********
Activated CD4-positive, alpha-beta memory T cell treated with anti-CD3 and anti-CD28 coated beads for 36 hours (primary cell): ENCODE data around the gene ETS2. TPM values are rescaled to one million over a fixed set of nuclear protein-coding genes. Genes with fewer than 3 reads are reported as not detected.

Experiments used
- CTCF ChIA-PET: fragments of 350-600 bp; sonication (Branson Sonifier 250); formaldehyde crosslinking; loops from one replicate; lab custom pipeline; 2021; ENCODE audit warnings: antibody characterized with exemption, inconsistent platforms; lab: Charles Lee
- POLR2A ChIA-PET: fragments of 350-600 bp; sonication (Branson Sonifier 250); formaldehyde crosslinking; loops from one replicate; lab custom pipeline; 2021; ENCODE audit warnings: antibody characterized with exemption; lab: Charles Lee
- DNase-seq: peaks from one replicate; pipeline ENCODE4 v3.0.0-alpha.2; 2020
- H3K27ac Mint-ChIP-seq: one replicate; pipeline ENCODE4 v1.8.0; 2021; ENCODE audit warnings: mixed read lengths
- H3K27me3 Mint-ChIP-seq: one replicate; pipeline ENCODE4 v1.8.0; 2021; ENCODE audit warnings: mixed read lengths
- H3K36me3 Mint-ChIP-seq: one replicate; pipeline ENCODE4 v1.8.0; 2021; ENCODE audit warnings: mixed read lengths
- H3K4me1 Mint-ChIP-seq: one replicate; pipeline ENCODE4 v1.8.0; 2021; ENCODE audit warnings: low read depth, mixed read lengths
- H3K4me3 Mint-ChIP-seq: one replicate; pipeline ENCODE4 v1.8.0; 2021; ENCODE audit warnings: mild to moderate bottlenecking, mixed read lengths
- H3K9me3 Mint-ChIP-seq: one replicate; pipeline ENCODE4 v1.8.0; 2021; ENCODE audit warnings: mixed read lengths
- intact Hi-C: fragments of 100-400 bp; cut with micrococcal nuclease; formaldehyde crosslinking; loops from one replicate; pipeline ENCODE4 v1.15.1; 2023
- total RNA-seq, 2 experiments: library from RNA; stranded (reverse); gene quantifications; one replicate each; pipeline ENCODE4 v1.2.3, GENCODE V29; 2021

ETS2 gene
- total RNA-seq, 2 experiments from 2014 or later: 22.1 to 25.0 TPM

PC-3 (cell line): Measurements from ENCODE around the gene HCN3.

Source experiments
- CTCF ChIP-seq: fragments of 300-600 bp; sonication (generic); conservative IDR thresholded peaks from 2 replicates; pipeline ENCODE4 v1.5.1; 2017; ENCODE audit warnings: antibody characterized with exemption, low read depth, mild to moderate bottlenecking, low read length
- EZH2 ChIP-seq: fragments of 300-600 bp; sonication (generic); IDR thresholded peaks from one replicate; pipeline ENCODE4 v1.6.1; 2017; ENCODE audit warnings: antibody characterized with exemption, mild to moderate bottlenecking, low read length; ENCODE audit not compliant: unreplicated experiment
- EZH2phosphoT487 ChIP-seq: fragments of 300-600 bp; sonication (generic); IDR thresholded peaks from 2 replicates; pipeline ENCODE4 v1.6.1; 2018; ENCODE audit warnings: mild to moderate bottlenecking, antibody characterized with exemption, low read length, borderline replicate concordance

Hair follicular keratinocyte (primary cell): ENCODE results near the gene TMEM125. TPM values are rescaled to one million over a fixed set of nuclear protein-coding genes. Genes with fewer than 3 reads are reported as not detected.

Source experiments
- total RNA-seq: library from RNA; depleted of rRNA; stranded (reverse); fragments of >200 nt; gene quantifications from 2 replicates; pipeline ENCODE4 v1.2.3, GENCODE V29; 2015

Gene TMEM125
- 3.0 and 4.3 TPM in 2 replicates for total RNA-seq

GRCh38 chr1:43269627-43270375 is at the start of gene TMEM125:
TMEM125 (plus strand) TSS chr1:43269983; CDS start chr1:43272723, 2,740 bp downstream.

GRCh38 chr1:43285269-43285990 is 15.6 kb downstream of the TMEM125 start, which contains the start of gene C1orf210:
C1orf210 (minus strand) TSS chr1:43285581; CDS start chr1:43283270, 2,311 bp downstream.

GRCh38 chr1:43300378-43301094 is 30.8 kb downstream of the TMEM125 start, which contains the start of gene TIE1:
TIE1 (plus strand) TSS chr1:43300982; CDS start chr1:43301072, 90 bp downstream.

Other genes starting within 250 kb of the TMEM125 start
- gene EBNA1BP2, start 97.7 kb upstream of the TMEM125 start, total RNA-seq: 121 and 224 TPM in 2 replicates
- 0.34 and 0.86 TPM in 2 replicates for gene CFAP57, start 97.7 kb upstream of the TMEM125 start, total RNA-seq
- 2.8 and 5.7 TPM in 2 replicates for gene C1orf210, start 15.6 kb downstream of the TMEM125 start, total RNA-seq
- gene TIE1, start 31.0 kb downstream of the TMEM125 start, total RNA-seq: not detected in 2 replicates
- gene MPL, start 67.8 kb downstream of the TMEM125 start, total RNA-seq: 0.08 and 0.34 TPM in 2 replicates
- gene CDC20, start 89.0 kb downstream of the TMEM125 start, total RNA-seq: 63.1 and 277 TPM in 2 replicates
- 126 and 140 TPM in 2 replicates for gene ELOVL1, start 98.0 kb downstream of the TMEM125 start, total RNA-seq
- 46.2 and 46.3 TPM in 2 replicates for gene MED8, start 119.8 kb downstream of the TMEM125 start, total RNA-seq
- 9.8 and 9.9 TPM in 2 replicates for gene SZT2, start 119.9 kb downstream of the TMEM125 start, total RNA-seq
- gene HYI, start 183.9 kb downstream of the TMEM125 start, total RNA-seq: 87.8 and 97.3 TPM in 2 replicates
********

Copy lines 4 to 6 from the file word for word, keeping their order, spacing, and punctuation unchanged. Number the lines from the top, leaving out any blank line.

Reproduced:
- POLR2A ChIA-PET: fragments of 350-600 bp; sonication (Branson Sonifier 250); formaldehyde crosslinking; loops from one replicate; lab custom pipeline; 2021; ENCODE audit warnings: antibody characterized with exemption; lab: Charles Lee
- DNase-seq: peaks from one replicate; pipeline ENCODE4 v3.0.0-alpha.2; 2020
- H3K27ac Mint-ChIP-seq: one replicate; pipeline ENCODE4 v1.8.0; 2021; ENCODE audit warnings: mixed read lengths